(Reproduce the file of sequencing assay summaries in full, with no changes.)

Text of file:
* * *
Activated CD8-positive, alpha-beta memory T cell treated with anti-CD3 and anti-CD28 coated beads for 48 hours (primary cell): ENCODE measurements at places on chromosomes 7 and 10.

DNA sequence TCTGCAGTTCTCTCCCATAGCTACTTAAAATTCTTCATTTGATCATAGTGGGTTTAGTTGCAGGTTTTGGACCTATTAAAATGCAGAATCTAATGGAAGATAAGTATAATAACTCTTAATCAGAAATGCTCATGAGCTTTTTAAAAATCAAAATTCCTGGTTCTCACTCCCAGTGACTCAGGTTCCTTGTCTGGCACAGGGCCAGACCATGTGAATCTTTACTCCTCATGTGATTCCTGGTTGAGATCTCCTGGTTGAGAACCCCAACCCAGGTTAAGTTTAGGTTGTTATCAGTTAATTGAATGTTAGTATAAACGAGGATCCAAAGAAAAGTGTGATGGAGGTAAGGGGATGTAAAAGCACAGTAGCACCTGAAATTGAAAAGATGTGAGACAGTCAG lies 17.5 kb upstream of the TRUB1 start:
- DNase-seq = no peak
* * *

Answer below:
Activated CD8-positive, alpha-beta memory T cell treated with anti-CD3 and anti-CD28 coated beads for 48 hours (primary cell): ENCODE measurements at places on chromosomes 7 and 10.

DNA sequence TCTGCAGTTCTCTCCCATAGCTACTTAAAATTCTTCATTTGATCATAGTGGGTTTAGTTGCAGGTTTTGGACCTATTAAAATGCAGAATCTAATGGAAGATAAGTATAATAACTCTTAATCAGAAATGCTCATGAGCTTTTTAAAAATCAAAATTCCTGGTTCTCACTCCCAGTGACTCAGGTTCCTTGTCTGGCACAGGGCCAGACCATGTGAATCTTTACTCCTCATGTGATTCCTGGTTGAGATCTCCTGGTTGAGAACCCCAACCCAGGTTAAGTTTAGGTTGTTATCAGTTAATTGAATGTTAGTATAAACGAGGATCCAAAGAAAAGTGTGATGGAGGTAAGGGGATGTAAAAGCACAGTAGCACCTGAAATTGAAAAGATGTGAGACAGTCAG lies 17.5 kb upstream of the TRUB1 start:
- DNase-seq = no peak